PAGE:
Irish Government Poised to Fund Abortions Overseas
The Irish government has removed a ban on the use of overseas development aid for abortions. The Department of Foreign Affairs says it will launch a new initiative on “sexual and reproductive health and rights” in the developing world as part of the work of Irish Aid, the development aid programme of the government. The new plan is likely to take account of the changed Irish position on abortion and will set aside a previous rule against funding abortion. The ban on funding for abortion was in place because of a rule that aid should not be used for purposes in conflict with domestic Irish policy. In the past, Irish embassies abroad have specifically requested of aid recipient countries that they do not use Irish funding for abortion services.
In a statement, the department said: “Coherence with our domestic policies has always been a key priority for Ireland in our international development programmes and this will continue to be the case.
“With regard to sexual and reproductive health rights, we are liaising very closely with other government departments, in particular the Department of Health, and we are currently engaged in analysing the implications of the changes in our national legislation for our work in this area,” the department said.
Previously, Irish Aid said that it did not provide funding for abortion services, and stipulated a condition for aid that it should not be used for such activities as they were in conflict with Irish law.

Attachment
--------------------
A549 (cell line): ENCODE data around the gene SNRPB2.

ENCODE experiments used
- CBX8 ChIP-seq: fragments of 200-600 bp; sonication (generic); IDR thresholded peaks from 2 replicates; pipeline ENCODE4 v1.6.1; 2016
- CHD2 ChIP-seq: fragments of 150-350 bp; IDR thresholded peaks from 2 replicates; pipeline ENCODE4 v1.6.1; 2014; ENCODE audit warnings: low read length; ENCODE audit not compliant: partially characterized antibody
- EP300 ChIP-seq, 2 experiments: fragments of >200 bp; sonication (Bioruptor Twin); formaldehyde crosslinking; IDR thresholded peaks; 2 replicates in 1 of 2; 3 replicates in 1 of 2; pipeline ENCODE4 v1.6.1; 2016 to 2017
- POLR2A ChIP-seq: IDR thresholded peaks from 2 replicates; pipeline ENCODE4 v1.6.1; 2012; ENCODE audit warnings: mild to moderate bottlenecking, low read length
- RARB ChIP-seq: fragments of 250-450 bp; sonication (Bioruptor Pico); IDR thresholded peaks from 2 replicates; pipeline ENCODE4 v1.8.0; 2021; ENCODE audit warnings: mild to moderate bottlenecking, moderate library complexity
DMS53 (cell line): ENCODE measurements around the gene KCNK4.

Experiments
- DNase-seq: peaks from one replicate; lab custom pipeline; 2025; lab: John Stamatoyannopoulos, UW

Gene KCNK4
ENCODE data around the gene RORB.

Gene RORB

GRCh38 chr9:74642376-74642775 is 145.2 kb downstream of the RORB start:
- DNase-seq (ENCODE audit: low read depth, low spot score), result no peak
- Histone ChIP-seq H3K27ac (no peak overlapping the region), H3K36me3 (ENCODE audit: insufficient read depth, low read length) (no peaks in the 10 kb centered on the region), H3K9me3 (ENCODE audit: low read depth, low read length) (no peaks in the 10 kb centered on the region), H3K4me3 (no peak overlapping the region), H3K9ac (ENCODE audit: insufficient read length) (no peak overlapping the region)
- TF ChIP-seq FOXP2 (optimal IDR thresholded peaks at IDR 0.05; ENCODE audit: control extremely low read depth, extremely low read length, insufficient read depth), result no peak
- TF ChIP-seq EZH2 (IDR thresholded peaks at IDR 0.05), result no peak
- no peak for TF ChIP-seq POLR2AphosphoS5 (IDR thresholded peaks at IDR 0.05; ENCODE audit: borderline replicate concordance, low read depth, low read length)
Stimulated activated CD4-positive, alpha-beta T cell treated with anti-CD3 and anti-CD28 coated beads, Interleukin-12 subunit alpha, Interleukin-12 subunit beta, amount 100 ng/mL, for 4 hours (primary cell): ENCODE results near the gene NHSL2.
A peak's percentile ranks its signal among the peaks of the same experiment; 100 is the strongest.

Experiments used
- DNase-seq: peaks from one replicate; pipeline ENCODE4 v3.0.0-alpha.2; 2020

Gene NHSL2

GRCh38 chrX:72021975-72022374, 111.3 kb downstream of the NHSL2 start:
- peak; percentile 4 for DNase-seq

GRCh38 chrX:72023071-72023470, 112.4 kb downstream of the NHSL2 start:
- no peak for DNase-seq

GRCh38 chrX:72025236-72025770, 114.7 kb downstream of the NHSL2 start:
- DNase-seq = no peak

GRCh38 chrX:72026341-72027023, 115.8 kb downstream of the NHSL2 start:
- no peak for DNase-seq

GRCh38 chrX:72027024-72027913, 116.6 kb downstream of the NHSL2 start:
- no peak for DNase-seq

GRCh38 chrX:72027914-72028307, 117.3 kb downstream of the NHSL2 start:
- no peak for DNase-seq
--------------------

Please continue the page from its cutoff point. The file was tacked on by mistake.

Last week, Taoiseach Leo Varadkar and Minister for Foreign Affairs Simon Coveney launched A Better World, a new policy on development aid which will guide the work of Irish Aid for the next decade. It promised “a new initiative around sexual and reproductive health and rights”.
“Access to health services, including access to comprehensive sexual and reproductive health services, is fundamental for realising sexual and reproductive health rights and transforming women’s health outcomes,” the document says.
“Prioritising gender equality” is one of the four priorities of the new policy, along with “reducing humanitarian need”, “climate action” and “strengthening governance”.
Last year, Ireland spent almost €750 million on development aid, and has pledged to reach the UN target of 0.7 per cent of GNP by the year 2030. In cash terms this will require increases of €100-€150 million every year for the next 10 years, Mr Coveney said at the launch of A Better World.
The Irish Times. March 4.